A lot has changed since election day in October of 2013.
Back then, the Oilers were hoping to make the playoffs after a seven year drought, the price of oil was just over $109/barrel and President Obama was in his second term in the Oval Office. In that relatively short time, we’ve seen wild swings in oil prices, escalating real estate values, and our city become the fastest growing large city in Canada with one of its youngest populations.
These changes have put tremendous pressure on Edmonton, and our response will, no doubt, affect our trajectory from here.
But rather than be intimidated by the changes, I see this moment as Edmonton’s chance to innovate, to transform – and to take the best of our city and export it around the world.
We have a tremendous opportunity to reshape Edmonton’s economy by building on our reputation as a global hub for artificial intelligence, to help Edmonton companies aggressively embrace new technologies, move from start-up to scale up, and export their innovations to global markets. Fresh thinking and a modernized economic development plan that capitalizes on the disruption caused by this downturn will ensure Edmonton thrives in a world of $50 a barrel oil.
And to build a more competitive city, we must work to attract and keep the kind of people who’ll ensure Edmonton doesn’t stand still. Edmonton is one of the youngest cities in Canada with the highest percentage of millennials. Their expectations of a successful city are different from their parents which means we must not only invest in roads, but also in the quality of transit, bike and pedestrian networks. We can either change — together — or risk losing the chance to attract and retain young people, just when they’re deciding where to build a career, and a life.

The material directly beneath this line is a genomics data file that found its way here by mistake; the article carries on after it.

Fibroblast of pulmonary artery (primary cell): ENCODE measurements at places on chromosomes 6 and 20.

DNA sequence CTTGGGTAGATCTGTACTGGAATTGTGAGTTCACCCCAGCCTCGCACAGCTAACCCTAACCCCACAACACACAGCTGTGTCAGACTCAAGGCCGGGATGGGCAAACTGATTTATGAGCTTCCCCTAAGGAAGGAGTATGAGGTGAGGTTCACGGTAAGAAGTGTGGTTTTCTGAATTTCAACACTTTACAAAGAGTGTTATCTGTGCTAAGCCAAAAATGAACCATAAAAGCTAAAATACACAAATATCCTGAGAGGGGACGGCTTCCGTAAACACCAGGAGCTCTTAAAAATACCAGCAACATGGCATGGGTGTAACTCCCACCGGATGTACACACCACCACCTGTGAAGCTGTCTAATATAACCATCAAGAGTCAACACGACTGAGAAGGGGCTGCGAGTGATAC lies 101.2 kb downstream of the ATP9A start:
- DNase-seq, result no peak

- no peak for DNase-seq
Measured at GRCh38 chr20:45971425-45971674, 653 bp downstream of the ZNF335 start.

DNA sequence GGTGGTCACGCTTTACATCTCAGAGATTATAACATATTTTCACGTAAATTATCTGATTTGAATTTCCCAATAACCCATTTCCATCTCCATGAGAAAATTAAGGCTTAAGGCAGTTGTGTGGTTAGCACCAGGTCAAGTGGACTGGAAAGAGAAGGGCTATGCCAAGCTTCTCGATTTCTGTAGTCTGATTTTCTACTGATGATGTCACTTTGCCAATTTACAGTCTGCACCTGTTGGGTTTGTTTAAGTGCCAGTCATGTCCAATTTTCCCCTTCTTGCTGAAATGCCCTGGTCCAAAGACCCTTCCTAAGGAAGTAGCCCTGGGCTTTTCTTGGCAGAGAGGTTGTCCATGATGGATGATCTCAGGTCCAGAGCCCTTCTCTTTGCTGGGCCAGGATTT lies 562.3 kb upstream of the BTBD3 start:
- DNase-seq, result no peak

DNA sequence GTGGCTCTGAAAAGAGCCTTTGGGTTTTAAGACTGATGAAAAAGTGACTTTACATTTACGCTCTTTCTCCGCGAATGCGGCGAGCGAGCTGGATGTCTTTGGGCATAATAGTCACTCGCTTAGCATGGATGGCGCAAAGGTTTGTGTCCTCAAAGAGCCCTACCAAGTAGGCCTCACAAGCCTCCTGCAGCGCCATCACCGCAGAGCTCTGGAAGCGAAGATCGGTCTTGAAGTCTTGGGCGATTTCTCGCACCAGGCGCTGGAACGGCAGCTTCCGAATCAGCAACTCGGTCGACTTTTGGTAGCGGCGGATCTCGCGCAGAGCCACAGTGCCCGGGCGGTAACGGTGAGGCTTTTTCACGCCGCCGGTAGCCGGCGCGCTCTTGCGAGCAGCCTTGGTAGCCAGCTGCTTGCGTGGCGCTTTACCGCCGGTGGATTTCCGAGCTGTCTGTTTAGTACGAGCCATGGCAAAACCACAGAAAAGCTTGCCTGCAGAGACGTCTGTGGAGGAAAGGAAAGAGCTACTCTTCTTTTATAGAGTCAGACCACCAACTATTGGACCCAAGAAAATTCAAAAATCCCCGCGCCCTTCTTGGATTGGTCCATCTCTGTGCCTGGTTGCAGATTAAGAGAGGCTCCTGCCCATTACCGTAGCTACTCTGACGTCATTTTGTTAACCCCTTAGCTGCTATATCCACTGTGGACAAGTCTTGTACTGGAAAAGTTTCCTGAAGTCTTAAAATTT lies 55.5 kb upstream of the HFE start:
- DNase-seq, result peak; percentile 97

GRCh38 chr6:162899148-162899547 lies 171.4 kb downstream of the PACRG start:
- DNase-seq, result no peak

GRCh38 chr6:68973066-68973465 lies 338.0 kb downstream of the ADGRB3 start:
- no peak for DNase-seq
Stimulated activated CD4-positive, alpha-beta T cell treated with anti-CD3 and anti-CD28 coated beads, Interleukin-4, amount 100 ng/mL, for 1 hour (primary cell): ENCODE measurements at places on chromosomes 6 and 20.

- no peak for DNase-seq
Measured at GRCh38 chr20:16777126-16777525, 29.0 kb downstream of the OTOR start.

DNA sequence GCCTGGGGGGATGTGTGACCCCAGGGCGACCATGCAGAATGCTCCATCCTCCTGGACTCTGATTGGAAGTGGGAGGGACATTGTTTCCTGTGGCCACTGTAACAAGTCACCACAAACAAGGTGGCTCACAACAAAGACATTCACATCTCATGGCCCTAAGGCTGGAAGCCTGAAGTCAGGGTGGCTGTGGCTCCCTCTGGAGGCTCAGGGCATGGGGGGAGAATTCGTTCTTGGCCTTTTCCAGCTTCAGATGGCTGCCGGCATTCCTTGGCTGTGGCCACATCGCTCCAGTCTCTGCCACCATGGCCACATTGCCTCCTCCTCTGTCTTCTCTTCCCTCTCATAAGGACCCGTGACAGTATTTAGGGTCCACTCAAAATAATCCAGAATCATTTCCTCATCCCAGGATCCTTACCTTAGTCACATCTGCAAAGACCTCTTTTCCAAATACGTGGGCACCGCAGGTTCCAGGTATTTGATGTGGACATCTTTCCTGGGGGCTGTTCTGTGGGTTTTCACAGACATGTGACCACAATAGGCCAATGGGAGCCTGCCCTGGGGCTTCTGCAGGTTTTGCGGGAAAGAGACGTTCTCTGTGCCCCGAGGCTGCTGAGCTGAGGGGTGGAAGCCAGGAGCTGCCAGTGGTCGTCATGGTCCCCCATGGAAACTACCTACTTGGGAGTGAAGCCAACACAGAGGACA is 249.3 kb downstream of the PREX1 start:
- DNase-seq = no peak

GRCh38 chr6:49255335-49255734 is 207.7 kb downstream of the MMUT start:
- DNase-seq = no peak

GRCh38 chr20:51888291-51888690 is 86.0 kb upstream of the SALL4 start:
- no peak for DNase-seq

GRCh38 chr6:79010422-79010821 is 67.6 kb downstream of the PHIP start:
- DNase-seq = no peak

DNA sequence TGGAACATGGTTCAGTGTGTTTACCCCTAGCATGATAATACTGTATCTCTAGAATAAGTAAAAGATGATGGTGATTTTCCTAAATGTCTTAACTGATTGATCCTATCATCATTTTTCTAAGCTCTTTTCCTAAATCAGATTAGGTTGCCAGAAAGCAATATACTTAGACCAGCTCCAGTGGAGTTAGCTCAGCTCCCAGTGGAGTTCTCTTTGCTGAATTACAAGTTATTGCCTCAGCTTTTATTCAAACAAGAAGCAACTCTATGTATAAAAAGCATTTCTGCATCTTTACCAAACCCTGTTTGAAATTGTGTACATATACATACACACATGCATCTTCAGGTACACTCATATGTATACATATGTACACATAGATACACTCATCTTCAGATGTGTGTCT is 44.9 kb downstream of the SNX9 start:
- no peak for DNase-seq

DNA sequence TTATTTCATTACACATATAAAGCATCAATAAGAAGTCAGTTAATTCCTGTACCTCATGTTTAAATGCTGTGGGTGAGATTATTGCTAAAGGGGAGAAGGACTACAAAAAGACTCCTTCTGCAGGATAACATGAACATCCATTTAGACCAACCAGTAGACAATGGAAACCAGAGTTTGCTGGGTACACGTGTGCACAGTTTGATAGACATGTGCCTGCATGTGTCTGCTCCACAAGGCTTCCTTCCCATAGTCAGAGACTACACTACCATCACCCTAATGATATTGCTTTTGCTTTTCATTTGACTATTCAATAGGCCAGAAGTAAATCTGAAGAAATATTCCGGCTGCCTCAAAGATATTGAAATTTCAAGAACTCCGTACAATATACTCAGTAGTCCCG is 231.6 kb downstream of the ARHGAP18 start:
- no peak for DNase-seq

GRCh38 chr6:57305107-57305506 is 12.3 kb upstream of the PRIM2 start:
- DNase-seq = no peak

We have to take further steps to densify our core neighbourhoods in order to keep our city financially sustainable and our communities vibrant. We need to build what’s been called the “missing middle” — more affordable townhouses in more locations, more family-friendly row housing, and much higher densities around our LRT stations.
As I said in my State of the City address today, Edmonton is on the verge of something extraordinary and I’m inspired by the opportunity to make change ours. This is exciting to me – and our work together is only just beginning. That’s why I’m running for a second term as your Mayor.
In 2013, I described Edmonton as the most underestimated city in North America. But something has shifted in the hearts and minds of Edmontonians.
We know that there’s something special about this city. We collaborate in ways that don’t come naturally to other cities. We celebrate the arrival of new creators and invite them to pitch in. And we know how to find opportunity in change.
This is why I love Edmonton — and I can’t wait to see what it looks like four years from now.